Canada’s Innovation Gap Examined
Why does Finland produce a company like Nokia and play on the world stage of innovation while Canada’s R&D leader Nortel sinks lower and lower? Konrad Yakabuski provides an in-depth examination of Canada’s lamentable track record in innovation, contrasting it with Finland’s continued growth and prosperity.
The article is well worth reading, and elaborates on many of the problems already highlighted by recent reports, such as the STIC report and the report by the Canadian Council of Academics. Highlighting the piece is the fact that Nortel’s expenditure on R&D fell by more than 70% between 2000 and 2008 – nonetheless, Nortel remains one of Canada’s most R&D intensive firms. Canada’s industrial foundations – the oil and gas industry, natural resource industries, and automotive industry – don’t spend on R&D like the industries in other Asian and European countries. Worse, we don’t seem to care, even when our industry giant, Nortel, is bankrupt and broken into pieces – even though key subsidiaries are being bought up by more innovative companies like, tellingly, Nokia.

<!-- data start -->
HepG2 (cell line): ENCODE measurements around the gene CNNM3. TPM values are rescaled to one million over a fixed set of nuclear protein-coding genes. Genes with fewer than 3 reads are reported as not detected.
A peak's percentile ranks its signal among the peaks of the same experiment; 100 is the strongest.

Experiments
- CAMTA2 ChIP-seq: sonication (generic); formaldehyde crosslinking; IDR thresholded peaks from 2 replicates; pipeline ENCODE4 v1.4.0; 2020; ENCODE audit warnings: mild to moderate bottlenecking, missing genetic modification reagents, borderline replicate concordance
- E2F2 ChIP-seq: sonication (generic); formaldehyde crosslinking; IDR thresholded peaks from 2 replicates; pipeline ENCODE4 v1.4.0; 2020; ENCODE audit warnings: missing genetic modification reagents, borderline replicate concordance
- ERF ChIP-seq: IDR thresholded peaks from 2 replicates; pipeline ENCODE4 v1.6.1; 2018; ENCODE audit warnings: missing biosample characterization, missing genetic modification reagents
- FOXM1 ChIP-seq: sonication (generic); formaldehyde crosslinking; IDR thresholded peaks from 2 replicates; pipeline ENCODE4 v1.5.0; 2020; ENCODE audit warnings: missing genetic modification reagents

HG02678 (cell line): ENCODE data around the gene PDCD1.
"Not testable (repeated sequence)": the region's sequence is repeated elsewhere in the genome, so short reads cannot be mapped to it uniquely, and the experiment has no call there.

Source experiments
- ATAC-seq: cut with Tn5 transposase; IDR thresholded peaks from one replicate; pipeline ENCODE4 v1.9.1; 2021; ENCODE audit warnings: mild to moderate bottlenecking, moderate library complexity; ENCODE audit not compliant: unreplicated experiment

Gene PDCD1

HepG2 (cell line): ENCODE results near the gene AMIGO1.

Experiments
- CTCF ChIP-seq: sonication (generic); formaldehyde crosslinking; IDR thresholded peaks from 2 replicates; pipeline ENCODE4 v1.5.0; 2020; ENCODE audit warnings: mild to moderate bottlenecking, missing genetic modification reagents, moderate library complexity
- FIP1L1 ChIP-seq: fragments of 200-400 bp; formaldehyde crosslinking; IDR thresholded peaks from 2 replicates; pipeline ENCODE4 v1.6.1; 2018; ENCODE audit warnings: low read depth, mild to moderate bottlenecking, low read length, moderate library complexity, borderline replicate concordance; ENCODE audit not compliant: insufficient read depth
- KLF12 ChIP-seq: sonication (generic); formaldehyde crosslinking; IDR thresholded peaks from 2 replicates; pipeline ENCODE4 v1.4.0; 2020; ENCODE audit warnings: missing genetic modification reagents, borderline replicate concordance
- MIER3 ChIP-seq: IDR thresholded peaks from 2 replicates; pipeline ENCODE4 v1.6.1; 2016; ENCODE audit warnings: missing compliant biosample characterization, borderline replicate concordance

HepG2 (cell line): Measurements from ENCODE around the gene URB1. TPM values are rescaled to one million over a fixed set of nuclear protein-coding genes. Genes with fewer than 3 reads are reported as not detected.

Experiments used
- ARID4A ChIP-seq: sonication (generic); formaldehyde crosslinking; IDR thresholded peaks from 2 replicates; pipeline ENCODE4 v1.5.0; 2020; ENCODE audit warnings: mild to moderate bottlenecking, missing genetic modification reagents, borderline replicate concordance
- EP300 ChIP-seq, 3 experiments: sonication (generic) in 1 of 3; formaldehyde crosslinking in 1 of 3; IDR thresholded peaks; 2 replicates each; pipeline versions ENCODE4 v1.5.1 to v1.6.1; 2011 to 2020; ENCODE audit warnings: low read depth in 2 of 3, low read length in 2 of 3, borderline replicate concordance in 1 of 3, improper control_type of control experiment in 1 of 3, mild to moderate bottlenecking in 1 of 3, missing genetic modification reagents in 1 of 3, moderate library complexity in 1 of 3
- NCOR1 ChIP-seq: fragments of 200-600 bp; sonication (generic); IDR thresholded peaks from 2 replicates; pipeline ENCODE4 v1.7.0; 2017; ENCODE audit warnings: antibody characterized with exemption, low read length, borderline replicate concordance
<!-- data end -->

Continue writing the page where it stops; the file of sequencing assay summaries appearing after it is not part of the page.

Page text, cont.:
The article points out that while other countries are raising their standards of living through increases in productivity, our lack of innovation means our relative wealth is falling. Innovation is the only solution to that problem, and will require a major change in Canadian attitudes and policy.